How to Make a Homemade Syrup for Constipation

How to Make a Homemade Syrup for Constipation

Last update: 30 May, 2022

To find relief from constipation, it’s important to increase your water consumption in order to lubricate waste and encourage bowel movements. Consuming foods rich in fiber is key too.
Constipation is one of the most common digestive problems. It’s caused by changes in bowel habits that make it difficult to expel waste normally.  It usually takes more effort and most of the time it’s three or more days before you feel the need to go to the bathroom.
As well as not being able t o have a bowel movement, constipation triggers abdominal pain , gas and an overall uncomfortable feeling.  In addition, due to the toxins that are retained in the colon, in many cases it causes complications that will need medical attention.
That’s why you’ll want to make some changes to stimulate bowel movements, especially when it’s still early.  So we’d like to share a homemade syrup for constipation: it’s plum-based with lots of fiber.

Homemade prune syrup for constipation

Consuming homemade syrup is an alternative remedy for constipation. It helps get your intestines moving, thus making it easier to pass hard, dry stool.
It is made by mixing prunes with lemon juice, two ingredients that are rich in fiber and are also anti-inflammatory.  Its laxative properties cleanse the colon by removing fecal waste without altering the pH of the bacterial flora.

Benefits of plums and prunes

Plums and prunes in a homemade syrup for constipation.

Plums come from the Prunus tree, which belongs to the Rosaceae tree family. They have a fleshy inside and a seed that surrounds a woody endocarp. 
For years, they’ve been known as one of the best solutions for constipation and slow digestion, not only because they promote bowel movements but also because they reduce inflammation and excessive acidity.
  • They contain high amounts of dietary fiber, a nutrient that helps give stools volume and make them easier to pass.
  • This substance also decreases the accumulation of bad cholesterol (LDL).
  • Although they’re low in calories, they contains natural sugars that your cells use as fuel.
  • They’re a prebiotic food, meaning they serve as food for healthy bacteria.
  • Also, plums are perfect for fighting inflammation and fluid retention thanks to the essential minerals they contain.

How do you make homemade syrup for constipation?

A purple jelly.

Making your own homemade syrup for constipation has many advantages:
  • Cheaper than many commercial laxatives.
  • No harsh chemicals.
  • No unwanted side effects.
  • Can be taken several times a week.
  • Provides extra energy and nutrients for the body.

For the reasons mentioned above, we will now share our detailed but simple recipe.


  • 10 prunes
  • The juice of one lemon
  • ½ glass of water (100 ml)


  • Blender
  • Glass jar with lid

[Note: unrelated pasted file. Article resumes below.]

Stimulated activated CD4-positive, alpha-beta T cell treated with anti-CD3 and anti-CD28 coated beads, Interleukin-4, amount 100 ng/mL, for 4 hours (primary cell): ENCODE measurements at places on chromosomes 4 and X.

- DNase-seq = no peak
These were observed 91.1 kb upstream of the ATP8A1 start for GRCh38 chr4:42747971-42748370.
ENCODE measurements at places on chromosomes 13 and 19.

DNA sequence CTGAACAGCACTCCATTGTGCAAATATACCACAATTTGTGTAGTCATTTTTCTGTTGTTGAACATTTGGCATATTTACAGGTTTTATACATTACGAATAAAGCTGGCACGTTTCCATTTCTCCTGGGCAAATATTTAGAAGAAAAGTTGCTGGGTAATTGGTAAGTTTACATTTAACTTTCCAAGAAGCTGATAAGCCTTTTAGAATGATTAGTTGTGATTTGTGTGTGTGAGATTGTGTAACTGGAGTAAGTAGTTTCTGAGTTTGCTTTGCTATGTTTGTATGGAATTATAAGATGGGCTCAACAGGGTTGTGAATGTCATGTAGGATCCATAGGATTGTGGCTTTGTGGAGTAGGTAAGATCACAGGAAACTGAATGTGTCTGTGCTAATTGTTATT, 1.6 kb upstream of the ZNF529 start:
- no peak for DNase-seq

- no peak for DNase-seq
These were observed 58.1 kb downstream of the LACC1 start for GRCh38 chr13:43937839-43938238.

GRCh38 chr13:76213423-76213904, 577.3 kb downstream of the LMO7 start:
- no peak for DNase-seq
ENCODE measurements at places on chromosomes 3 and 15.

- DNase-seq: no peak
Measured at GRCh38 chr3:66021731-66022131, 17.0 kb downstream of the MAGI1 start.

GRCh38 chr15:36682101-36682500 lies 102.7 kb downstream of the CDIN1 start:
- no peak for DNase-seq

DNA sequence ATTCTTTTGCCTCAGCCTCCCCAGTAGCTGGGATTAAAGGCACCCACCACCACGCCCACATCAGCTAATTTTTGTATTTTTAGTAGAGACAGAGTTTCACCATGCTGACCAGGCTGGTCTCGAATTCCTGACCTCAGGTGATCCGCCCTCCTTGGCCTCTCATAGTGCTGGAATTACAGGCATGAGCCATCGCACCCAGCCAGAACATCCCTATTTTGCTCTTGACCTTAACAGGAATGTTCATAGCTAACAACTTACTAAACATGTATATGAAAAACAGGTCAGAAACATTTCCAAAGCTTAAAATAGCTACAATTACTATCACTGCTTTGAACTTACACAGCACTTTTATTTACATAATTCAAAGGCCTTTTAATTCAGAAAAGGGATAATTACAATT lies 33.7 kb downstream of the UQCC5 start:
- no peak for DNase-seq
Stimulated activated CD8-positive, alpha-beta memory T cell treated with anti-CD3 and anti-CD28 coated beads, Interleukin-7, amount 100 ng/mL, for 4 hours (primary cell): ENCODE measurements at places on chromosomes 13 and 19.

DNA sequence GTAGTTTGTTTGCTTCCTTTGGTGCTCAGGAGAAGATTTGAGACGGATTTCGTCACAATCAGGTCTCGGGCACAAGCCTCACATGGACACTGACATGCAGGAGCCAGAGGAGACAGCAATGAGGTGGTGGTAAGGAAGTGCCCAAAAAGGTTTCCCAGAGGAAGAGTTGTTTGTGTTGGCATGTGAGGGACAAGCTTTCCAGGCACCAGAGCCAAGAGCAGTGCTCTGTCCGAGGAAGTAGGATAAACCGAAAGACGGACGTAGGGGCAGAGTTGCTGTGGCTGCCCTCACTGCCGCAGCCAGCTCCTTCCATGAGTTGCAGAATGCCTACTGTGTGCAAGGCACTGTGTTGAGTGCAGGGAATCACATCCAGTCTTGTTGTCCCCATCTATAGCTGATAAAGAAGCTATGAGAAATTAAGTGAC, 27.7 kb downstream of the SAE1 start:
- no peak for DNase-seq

• Add the prunes to the blender and then add the juice of one lemon and half a glass of water.
  • Process the ingredients for 2 or 3 minutes, making sure they are well-mixed.
  • When the consistency is smooth and thick, store it in a glass jar with a lid and refrigerate it.

How to consume

  • If you regularly suffer from constipation, consume 3 tablespoons of syrup before breakfast, 3 tablespoons at mid-morning and 2 tablespoons in the afternoon.
  • If your condition is chronic, consume higher doses until normal bowel function is restored.
  • To prevent constipation, take 2 or 3 tablespoons a day.


Drink water.

In addition to consuming this syrup, keep in mind that you should take a look at your eating habits and eliminate foods that can increase your risk of constipation:
  • Refined flour
  • Sugar
  • Cold cuts
  • Fried foods and canned food
  • High-sodium foods

In addition, try to increase your water consumption and your intake of fiber-rich foods, as both of these are helpful for proper functioning of your intestines.  If you get constipated a lot, check with your doctor to see if it’s being caused by a something that will need extra attention.

All cited sources were thoroughly reviewed by our team to ensure their quality, reliability, currency, and validity. The bibliography of this article was considered reliable and of academic or scientific accuracy.

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  • Sturtzel, B., & Elmadfa, I. (2008). Intervention with dietary fiber to treat constipation and reduce laxative use in residents of nursing homes. Annals of Nutrition and Metabolism.
  • Haniadka, R., Saldanha, E., Sunita, V., Palatty, P. L., Fayad, R., & Baliga, M. S. (2013). A review of the gastroprotective effects of ginger (Zingiber officinale Roscoe). Food and Function.
  • Rao, S. S. C. (2011). Biofeedback therapy for constipation in adults. Best Practice and Research: Clinical Gastroenterology.

This text is provided for informational purposes only and does not replace consultation with a professional. If in doubt, consult your specialist.